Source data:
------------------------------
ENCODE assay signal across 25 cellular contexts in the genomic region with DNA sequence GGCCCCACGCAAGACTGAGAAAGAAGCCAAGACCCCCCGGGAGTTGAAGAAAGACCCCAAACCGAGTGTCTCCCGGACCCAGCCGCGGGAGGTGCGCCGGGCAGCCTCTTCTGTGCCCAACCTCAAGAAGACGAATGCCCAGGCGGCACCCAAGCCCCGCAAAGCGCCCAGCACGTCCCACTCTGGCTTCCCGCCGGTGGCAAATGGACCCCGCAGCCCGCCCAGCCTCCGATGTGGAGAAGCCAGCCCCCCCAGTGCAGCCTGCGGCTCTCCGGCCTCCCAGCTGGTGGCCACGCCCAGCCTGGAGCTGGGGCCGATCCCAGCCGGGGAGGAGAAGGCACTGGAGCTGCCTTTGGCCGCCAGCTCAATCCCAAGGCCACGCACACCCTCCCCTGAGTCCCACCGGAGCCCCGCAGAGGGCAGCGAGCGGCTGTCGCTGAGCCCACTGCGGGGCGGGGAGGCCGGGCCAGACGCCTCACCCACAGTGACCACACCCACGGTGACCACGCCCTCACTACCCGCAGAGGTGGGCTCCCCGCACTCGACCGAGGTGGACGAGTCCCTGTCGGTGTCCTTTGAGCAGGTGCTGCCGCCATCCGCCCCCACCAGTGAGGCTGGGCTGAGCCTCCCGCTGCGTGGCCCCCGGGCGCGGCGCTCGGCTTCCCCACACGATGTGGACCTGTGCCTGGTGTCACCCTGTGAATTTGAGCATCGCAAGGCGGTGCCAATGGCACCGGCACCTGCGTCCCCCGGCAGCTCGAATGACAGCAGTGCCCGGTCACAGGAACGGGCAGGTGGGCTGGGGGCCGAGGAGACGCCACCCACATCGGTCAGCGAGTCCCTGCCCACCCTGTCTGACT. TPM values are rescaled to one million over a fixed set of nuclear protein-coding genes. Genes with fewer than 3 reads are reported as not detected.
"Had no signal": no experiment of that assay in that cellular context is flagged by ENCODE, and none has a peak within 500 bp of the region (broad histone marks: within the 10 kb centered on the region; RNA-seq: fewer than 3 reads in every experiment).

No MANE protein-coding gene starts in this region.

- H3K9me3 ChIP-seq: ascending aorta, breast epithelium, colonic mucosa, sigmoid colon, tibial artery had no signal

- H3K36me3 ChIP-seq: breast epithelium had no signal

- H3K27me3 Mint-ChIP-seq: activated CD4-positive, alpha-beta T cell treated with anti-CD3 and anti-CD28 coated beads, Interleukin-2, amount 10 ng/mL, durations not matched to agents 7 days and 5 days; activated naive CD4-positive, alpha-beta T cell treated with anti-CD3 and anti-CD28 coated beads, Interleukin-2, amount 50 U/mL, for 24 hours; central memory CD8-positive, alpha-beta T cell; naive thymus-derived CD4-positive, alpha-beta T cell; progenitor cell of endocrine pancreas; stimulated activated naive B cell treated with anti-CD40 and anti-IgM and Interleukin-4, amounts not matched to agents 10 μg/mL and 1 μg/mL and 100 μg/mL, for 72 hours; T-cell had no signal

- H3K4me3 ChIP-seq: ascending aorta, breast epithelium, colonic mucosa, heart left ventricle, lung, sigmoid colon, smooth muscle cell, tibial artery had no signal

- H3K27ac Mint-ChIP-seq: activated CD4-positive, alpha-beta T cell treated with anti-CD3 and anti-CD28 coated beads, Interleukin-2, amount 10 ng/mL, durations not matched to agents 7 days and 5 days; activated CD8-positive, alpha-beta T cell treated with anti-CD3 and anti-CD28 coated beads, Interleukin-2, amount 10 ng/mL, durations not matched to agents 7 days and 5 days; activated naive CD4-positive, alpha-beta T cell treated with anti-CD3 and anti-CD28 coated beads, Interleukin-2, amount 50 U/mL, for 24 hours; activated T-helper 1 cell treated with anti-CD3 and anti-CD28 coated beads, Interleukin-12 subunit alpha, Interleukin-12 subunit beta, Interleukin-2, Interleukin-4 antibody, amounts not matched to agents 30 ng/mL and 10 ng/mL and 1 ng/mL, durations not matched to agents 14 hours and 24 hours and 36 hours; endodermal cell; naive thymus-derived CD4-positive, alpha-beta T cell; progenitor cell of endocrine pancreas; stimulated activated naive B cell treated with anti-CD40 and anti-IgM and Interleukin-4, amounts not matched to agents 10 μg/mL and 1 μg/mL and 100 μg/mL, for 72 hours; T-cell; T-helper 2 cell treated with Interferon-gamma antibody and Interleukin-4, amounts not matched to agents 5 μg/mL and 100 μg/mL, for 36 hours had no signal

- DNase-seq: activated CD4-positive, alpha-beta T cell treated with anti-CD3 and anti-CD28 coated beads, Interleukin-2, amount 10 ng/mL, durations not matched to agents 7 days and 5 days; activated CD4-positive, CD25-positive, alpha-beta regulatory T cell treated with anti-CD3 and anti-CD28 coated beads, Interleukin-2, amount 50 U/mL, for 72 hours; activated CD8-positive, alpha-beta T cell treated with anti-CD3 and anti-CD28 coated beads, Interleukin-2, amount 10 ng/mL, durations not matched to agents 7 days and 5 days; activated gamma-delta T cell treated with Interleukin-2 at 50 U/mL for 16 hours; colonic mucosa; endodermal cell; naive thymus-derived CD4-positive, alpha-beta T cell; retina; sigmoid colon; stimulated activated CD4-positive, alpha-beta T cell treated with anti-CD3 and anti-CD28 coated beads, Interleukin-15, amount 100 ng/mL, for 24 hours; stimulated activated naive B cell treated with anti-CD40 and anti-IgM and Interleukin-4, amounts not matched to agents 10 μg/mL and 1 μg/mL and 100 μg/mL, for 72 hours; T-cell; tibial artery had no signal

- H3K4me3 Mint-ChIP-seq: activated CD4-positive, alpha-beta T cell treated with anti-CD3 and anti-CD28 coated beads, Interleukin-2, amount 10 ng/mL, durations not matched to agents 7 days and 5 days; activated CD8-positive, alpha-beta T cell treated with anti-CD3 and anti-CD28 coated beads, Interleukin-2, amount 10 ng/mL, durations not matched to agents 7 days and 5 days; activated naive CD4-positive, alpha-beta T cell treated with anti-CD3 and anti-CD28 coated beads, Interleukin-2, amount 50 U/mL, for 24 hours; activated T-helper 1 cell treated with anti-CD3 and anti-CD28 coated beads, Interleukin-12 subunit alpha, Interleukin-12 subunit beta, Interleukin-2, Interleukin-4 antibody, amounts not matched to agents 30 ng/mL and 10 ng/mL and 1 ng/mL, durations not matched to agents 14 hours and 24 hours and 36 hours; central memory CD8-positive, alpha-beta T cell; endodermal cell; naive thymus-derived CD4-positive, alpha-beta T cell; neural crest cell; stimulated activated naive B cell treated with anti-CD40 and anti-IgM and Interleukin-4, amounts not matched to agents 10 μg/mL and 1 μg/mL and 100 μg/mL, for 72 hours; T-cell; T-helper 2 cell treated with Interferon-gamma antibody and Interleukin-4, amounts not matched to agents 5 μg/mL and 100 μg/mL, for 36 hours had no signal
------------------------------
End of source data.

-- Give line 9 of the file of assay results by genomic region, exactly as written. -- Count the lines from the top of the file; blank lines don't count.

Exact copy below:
- DNase-seq: activated CD4-positive, alpha-beta T cell treated with anti-CD3 and anti-CD28 coated beads, Interleukin-2, amount 10 ng/mL, durations not matched to agents 7 days and 5 days; activated CD4-positive, CD25-positive, alpha-beta regulatory T cell treated with anti-CD3 and anti-CD28 coated beads, Interleukin-2, amount 50 U/mL, for 72 hours; activated CD8-positive, alpha-beta T cell treated with anti-CD3 and anti-CD28 coated beads, Interleukin-2, amount 10 ng/mL, durations not matched to agents 7 days and 5 days; activated gamma-delta T cell treated with Interleukin-2 at 50 U/mL for 16 hours; colonic mucosa; endodermal cell; naive thymus-derived CD4-positive, alpha-beta T cell; retina; sigmoid colon; stimulated activated CD4-positive, alpha-beta T cell treated with anti-CD3 and anti-CD28 coated beads, Interleukin-15, amount 100 ng/mL, for 24 hours; stimulated activated naive B cell treated with anti-CD40 and anti-IgM and Interleukin-4, amounts not matched to agents 10 μg/mL and 1 μg/mL and 100 μg/mL, for 72 hours; T-cell; tibial artery had no signal